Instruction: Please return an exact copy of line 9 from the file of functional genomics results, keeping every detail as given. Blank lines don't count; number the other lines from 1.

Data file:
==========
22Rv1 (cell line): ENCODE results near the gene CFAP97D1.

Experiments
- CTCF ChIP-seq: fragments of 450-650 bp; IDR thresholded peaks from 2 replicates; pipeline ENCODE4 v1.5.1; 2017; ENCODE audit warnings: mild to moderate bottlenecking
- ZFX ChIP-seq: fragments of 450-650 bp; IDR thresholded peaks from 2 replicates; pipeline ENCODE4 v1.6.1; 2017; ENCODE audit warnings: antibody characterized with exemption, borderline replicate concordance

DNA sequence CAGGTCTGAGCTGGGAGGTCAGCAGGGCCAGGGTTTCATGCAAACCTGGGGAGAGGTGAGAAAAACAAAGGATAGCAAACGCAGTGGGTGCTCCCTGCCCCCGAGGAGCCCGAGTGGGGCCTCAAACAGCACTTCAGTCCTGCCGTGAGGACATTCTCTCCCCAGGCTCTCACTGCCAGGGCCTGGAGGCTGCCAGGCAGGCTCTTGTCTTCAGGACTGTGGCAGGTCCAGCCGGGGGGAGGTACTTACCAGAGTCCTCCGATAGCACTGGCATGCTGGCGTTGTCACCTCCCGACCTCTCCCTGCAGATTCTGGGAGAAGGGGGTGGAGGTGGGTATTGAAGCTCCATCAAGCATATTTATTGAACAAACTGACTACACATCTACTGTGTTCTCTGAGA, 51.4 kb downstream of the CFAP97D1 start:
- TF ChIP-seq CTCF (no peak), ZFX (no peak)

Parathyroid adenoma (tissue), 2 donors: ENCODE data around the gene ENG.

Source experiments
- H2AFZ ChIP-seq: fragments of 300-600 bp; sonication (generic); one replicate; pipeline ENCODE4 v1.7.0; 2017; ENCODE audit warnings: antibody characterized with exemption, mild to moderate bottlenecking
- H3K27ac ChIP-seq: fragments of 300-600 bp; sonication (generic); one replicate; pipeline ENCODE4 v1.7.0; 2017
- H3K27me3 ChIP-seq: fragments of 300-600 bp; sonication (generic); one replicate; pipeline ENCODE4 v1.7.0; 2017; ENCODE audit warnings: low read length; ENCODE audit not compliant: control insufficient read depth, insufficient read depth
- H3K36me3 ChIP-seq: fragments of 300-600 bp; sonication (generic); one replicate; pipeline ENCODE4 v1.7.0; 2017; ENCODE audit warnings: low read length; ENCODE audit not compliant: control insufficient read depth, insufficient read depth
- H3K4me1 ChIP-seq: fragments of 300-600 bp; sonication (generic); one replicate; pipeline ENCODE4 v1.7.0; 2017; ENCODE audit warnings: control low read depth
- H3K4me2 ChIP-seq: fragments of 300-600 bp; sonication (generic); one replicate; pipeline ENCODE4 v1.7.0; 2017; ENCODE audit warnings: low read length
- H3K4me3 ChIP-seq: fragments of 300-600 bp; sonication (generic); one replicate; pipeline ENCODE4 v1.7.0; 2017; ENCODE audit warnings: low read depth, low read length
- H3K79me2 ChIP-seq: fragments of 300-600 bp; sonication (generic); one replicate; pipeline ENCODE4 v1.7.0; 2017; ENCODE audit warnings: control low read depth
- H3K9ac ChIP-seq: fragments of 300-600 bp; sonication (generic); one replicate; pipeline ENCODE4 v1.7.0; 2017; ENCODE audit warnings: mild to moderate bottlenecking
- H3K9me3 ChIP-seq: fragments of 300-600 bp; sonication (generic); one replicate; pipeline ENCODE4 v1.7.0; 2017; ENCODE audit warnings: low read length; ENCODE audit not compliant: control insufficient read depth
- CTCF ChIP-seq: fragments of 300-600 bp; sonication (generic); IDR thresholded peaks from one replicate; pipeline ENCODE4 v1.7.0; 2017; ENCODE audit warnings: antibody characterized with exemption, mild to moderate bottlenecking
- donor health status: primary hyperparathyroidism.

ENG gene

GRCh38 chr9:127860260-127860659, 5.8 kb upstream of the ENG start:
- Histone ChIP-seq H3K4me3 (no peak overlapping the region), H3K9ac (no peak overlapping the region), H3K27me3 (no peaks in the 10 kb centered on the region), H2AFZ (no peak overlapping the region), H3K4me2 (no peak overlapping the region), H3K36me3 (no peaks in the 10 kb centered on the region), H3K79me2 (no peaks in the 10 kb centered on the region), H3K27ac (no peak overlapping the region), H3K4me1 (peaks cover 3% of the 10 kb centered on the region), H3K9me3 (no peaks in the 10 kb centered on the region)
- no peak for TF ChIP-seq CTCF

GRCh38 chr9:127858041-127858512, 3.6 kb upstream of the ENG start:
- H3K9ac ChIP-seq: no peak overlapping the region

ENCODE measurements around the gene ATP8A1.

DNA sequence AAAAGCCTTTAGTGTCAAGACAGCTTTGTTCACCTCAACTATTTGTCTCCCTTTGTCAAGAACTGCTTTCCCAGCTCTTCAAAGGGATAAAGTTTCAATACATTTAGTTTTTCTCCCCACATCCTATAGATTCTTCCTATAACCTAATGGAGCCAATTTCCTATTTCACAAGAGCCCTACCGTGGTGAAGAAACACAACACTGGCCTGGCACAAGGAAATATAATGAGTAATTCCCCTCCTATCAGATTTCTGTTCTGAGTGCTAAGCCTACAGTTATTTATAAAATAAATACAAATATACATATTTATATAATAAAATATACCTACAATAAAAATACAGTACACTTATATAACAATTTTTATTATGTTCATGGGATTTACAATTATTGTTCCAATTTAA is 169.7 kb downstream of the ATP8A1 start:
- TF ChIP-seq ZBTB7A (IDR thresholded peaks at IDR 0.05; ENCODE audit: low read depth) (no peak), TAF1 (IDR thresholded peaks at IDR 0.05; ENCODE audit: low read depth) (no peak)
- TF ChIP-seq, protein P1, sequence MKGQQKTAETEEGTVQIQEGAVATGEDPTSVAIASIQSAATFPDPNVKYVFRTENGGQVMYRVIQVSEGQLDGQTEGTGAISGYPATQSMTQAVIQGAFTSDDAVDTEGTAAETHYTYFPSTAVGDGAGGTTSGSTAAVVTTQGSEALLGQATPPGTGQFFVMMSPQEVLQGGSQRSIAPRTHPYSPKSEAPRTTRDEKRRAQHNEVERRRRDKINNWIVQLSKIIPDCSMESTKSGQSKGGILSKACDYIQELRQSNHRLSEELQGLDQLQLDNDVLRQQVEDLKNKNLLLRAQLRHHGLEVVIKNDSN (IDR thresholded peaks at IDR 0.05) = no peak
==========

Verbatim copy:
- H2AFZ ChIP-seq: fragments of 300-600 bp; sonication (generic); one replicate; pipeline ENCODE4 v1.7.0; 2017; ENCODE audit warnings: antibody characterized with exemption, mild to moderate bottlenecking